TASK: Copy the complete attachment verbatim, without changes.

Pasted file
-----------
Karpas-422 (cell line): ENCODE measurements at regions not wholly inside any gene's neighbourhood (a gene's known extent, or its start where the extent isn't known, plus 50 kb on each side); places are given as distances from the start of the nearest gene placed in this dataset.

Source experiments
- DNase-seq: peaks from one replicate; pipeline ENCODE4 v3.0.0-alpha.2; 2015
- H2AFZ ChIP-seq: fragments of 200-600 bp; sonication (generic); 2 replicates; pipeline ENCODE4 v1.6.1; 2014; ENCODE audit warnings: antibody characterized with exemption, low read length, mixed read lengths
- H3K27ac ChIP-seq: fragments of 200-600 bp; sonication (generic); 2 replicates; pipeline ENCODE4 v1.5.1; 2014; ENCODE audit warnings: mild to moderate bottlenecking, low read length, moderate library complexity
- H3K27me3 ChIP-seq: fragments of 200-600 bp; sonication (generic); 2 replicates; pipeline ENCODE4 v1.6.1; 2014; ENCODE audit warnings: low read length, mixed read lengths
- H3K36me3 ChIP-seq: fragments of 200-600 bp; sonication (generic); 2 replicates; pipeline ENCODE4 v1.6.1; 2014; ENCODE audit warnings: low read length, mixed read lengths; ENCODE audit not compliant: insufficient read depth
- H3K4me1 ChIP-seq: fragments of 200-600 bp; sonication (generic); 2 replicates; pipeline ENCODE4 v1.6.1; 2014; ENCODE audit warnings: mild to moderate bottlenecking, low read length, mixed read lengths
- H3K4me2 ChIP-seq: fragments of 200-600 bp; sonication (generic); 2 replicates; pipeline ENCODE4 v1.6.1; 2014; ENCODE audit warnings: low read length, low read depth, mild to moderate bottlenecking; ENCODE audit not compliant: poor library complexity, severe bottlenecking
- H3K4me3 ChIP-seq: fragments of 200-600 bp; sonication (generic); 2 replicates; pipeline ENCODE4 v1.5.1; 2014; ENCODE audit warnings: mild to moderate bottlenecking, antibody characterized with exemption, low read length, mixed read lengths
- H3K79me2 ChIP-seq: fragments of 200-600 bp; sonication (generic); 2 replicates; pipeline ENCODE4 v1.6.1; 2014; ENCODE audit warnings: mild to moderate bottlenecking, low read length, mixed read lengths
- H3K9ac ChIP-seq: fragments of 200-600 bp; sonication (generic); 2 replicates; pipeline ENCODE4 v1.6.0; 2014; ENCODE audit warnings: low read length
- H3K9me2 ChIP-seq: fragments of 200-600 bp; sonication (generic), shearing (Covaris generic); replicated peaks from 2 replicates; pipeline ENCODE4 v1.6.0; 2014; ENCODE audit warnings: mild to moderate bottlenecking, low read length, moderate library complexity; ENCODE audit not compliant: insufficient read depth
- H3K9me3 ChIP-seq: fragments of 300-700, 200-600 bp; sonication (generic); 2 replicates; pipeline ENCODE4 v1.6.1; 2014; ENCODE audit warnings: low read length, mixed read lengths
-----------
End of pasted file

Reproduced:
Karpas-422 (cell line): ENCODE measurements at regions not wholly inside any gene's neighbourhood (a gene's known extent, or its start where the extent isn't known, plus 50 kb on each side); places are given as distances from the start of the nearest gene placed in this dataset.

Source experiments
- DNase-seq: peaks from one replicate; pipeline ENCODE4 v3.0.0-alpha.2; 2015
- H2AFZ ChIP-seq: fragments of 200-600 bp; sonication (generic); 2 replicates; pipeline ENCODE4 v1.6.1; 2014; ENCODE audit warnings: antibody characterized with exemption, low read length, mixed read lengths
- H3K27ac ChIP-seq: fragments of 200-600 bp; sonication (generic); 2 replicates; pipeline ENCODE4 v1.5.1; 2014; ENCODE audit warnings: mild to moderate bottlenecking, low read length, moderate library complexity
- H3K27me3 ChIP-seq: fragments of 200-600 bp; sonication (generic); 2 replicates; pipeline ENCODE4 v1.6.1; 2014; ENCODE audit warnings: low read length, mixed read lengths
- H3K36me3 ChIP-seq: fragments of 200-600 bp; sonication (generic); 2 replicates; pipeline ENCODE4 v1.6.1; 2014; ENCODE audit warnings: low read length, mixed read lengths; ENCODE audit not compliant: insufficient read depth
- H3K4me1 ChIP-seq: fragments of 200-600 bp; sonication (generic); 2 replicates; pipeline ENCODE4 v1.6.1; 2014; ENCODE audit warnings: mild to moderate bottlenecking, low read length, mixed read lengths
- H3K4me2 ChIP-seq: fragments of 200-600 bp; sonication (generic); 2 replicates; pipeline ENCODE4 v1.6.1; 2014; ENCODE audit warnings: low read length, low read depth, mild to moderate bottlenecking; ENCODE audit not compliant: poor library complexity, severe bottlenecking
- H3K4me3 ChIP-seq: fragments of 200-600 bp; sonication (generic); 2 replicates; pipeline ENCODE4 v1.5.1; 2014; ENCODE audit warnings: mild to moderate bottlenecking, antibody characterized with exemption, low read length, mixed read lengths
- H3K79me2 ChIP-seq: fragments of 200-600 bp; sonication (generic); 2 replicates; pipeline ENCODE4 v1.6.1; 2014; ENCODE audit warnings: mild to moderate bottlenecking, low read length, mixed read lengths
- H3K9ac ChIP-seq: fragments of 200-600 bp; sonication (generic); 2 replicates; pipeline ENCODE4 v1.6.0; 2014; ENCODE audit warnings: low read length
- H3K9me2 ChIP-seq: fragments of 200-600 bp; sonication (generic), shearing (Covaris generic); replicated peaks from 2 replicates; pipeline ENCODE4 v1.6.0; 2014; ENCODE audit warnings: mild to moderate bottlenecking, low read length, moderate library complexity; ENCODE audit not compliant: insufficient read depth
- H3K9me3 ChIP-seq: fragments of 300-700, 200-600 bp; sonication (generic); 2 replicates; pipeline ENCODE4 v1.6.1; 2014; ENCODE audit warnings: low read length, mixed read lengths